Biodegradation is the decomposition of organic (living or once living) materials by micro-organisms as part of nature’s recycling system of growth and decay. Substances that are biodegradable break down naturally into simpler materials, instead of persisting in the environment.

There is a lot of confusion surrounding the importance of the biodegradability of solid materials. In Australia, it’s a commonly held myth that it’s okay to send biodegradable materials to landfill as they will eventually break down. However, the biodegradation of organic materials in landfill produces a greater proportion of methane gas and a lesser proportion of carbon dioxide, compared with breaking down in a well-aerated compost bin in a backyard.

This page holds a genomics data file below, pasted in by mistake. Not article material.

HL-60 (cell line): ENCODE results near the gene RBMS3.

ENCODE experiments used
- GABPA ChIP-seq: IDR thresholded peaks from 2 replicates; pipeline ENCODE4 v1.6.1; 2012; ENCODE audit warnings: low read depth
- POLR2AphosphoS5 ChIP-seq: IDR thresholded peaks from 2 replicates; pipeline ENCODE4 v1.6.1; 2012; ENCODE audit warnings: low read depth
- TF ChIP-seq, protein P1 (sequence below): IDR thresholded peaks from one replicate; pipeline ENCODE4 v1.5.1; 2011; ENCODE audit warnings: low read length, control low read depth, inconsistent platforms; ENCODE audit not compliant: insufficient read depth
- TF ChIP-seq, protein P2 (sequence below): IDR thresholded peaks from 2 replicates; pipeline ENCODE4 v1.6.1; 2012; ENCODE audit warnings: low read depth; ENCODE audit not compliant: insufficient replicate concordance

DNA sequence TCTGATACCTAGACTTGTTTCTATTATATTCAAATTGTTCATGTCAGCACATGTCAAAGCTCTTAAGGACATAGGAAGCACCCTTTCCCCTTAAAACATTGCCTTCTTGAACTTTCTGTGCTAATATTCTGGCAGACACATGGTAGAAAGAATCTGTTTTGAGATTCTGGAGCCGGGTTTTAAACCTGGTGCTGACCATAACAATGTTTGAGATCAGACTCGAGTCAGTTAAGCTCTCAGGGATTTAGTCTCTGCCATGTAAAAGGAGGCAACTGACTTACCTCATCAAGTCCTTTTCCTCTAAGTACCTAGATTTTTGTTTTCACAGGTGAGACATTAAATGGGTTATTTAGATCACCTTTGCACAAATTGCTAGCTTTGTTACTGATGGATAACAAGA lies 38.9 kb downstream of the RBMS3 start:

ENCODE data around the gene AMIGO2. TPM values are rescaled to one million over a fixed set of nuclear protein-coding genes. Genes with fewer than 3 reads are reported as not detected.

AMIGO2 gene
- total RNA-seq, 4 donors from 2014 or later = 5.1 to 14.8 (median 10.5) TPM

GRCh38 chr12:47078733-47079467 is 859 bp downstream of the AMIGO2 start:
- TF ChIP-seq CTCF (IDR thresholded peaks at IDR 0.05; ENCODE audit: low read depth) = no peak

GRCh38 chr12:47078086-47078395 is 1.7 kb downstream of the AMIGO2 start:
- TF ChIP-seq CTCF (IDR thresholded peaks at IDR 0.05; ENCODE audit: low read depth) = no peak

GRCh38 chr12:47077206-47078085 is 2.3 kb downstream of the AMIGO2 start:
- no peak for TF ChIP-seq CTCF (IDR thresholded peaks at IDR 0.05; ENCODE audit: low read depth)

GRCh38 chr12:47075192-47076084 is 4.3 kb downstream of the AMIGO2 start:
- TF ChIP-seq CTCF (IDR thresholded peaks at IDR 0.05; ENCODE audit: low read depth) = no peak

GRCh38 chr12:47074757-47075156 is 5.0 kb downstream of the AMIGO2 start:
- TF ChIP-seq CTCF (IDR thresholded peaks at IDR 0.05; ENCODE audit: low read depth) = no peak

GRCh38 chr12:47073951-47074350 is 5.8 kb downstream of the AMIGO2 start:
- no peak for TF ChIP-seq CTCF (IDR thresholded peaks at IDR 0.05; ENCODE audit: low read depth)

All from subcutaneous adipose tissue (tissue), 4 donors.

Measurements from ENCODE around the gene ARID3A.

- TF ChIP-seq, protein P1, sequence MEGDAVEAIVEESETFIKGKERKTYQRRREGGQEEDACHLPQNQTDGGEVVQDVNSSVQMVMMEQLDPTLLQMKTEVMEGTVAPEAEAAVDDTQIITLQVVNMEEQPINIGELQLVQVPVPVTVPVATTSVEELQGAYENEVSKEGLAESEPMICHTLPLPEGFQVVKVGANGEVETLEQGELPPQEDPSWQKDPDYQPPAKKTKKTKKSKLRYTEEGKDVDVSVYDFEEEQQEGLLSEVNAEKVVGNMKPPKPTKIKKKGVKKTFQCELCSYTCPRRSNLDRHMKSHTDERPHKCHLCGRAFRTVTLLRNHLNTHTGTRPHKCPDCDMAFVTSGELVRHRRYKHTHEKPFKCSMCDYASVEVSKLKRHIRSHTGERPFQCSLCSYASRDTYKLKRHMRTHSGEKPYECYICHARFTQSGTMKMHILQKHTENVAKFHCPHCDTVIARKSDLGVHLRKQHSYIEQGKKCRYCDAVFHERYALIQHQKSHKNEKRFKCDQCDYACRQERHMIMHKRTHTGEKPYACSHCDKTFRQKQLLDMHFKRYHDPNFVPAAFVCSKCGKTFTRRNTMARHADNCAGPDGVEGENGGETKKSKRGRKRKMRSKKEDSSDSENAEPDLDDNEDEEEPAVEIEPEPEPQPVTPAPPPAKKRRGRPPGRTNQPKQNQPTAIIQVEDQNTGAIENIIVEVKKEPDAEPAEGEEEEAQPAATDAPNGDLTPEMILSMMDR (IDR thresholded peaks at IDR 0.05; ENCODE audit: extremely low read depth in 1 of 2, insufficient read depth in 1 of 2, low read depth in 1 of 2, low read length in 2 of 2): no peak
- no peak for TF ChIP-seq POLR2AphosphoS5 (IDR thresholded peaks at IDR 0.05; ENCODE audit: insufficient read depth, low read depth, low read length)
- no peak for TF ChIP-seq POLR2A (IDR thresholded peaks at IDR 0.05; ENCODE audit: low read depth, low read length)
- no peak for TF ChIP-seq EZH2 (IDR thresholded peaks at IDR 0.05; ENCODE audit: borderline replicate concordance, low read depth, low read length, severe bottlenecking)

Methane has over 20 times the global warming potential of carbon dioxide, meaning that the thoughtless dumping of large amounts of biodegradable material in landfill has a significant greenhouse impact.

Biodegradability is one consideration in material choices, but is not the ultimate solution to our waste problems. It does not make the materials available again in a similar form for further manufacture. Biodegradability does NOT give you the green light to use disposable convenience products. That is why environmentalists have favoured the use of reusable bags for supermarket shopping over moving to biodegradable single-use checkout bags. Reusable products are generally preferable to single-use products that will be disposed of in landfill.